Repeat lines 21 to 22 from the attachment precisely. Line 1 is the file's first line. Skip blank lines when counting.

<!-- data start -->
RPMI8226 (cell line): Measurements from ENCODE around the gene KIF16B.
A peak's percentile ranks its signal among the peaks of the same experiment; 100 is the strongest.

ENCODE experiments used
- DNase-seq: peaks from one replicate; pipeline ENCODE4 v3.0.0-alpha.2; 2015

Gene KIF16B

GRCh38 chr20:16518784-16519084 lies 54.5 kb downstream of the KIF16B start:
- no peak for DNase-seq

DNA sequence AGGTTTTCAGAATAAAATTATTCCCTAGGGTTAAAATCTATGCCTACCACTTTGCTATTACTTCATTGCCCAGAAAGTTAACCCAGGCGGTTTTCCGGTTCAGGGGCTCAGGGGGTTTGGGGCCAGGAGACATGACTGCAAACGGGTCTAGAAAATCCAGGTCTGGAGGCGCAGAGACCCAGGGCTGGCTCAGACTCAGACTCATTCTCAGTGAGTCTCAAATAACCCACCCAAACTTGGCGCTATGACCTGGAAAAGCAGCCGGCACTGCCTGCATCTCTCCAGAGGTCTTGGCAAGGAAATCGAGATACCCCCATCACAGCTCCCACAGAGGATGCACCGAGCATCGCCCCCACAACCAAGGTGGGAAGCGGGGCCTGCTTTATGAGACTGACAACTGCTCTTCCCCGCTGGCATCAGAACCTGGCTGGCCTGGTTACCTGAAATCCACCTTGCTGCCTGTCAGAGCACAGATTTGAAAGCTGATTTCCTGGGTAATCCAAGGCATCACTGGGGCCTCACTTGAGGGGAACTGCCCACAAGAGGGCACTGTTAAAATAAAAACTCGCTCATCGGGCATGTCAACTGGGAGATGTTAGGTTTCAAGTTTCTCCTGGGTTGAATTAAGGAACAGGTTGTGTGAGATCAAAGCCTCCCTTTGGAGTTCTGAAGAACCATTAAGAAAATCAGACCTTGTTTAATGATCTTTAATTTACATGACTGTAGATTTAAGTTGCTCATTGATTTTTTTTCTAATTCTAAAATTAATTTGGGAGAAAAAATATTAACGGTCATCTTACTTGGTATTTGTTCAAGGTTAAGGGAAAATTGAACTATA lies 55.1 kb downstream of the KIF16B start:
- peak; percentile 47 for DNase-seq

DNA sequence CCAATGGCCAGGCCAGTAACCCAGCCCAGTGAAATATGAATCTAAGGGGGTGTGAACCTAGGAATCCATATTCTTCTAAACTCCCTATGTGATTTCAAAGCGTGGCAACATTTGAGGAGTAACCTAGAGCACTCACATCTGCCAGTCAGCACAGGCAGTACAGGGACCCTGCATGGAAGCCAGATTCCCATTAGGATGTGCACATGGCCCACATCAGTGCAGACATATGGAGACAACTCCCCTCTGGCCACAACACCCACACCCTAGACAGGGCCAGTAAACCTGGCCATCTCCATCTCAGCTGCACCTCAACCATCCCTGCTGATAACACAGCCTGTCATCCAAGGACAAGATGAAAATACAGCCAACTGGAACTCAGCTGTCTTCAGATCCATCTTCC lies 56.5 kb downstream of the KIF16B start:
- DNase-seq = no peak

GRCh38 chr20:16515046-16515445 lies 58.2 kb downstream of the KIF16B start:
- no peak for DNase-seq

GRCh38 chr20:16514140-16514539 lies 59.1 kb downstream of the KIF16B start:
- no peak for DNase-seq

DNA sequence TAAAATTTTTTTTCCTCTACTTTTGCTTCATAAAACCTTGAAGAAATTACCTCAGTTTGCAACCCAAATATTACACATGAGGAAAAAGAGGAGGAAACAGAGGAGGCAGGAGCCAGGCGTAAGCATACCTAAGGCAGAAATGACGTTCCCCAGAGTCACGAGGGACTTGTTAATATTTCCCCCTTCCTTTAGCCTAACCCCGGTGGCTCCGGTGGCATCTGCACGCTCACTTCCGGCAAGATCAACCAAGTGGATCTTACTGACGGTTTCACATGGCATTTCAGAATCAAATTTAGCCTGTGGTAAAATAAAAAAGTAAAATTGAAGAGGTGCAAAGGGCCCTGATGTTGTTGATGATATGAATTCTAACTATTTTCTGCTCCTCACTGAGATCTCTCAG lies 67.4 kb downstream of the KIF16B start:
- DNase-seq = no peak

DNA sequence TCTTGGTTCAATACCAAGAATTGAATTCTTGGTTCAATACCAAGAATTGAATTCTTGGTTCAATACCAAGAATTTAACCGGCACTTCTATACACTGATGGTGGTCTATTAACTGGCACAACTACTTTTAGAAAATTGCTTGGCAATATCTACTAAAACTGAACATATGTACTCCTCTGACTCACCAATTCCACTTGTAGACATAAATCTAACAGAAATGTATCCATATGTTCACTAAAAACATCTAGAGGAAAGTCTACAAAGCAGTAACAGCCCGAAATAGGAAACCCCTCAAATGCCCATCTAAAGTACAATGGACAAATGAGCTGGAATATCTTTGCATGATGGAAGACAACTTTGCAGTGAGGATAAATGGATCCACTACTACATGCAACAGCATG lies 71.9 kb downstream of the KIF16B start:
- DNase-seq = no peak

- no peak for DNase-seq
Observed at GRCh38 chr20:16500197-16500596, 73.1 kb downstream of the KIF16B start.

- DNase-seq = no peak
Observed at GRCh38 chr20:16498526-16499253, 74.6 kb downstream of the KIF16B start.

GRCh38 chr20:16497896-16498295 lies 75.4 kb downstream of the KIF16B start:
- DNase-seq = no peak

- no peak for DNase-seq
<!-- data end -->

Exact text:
Observed at GRCh38 chr20:16500197-16500596, 73.1 kb downstream of the KIF16B start.

- DNase-seq = no peak